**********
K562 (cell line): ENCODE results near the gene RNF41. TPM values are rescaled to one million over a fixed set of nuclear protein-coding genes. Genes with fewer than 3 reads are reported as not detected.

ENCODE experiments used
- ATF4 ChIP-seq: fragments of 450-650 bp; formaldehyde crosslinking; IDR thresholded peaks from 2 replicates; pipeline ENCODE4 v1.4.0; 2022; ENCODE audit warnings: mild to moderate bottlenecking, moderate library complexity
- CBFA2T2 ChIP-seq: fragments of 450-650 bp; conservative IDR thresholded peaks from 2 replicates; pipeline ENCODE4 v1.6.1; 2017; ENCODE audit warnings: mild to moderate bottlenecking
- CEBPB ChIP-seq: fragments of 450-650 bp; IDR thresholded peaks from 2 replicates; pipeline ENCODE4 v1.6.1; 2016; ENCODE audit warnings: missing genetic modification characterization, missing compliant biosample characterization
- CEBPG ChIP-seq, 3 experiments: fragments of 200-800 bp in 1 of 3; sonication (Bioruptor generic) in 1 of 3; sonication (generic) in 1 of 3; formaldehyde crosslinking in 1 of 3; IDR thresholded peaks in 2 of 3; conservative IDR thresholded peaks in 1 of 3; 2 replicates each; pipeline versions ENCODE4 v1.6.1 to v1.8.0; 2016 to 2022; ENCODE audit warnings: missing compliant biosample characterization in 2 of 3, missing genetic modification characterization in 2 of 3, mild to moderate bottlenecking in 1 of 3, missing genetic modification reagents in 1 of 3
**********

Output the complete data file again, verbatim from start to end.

K562 (cell line): ENCODE results near the gene RNF41. TPM values are rescaled to one million over a fixed set of nuclear protein-coding genes. Genes with fewer than 3 reads are reported as not detected.

ENCODE experiments used
- ATF4 ChIP-seq: fragments of 450-650 bp; formaldehyde crosslinking; IDR thresholded peaks from 2 replicates; pipeline ENCODE4 v1.4.0; 2022; ENCODE audit warnings: mild to moderate bottlenecking, moderate library complexity
- CBFA2T2 ChIP-seq: fragments of 450-650 bp; conservative IDR thresholded peaks from 2 replicates; pipeline ENCODE4 v1.6.1; 2017; ENCODE audit warnings: mild to moderate bottlenecking
- CEBPB ChIP-seq: fragments of 450-650 bp; IDR thresholded peaks from 2 replicates; pipeline ENCODE4 v1.6.1; 2016; ENCODE audit warnings: missing genetic modification characterization, missing compliant biosample characterization
- CEBPG ChIP-seq, 3 experiments: fragments of 200-800 bp in 1 of 3; sonication (Bioruptor generic) in 1 of 3; sonication (generic) in 1 of 3; formaldehyde crosslinking in 1 of 3; IDR thresholded peaks in 2 of 3; conservative IDR thresholded peaks in 1 of 3; 2 replicates each; pipeline versions ENCODE4 v1.6.1 to v1.8.0; 2016 to 2022; ENCODE audit warnings: missing compliant biosample characterization in 2 of 3, missing genetic modification characterization in 2 of 3, mild to moderate bottlenecking in 1 of 3, missing genetic modification reagents in 1 of 3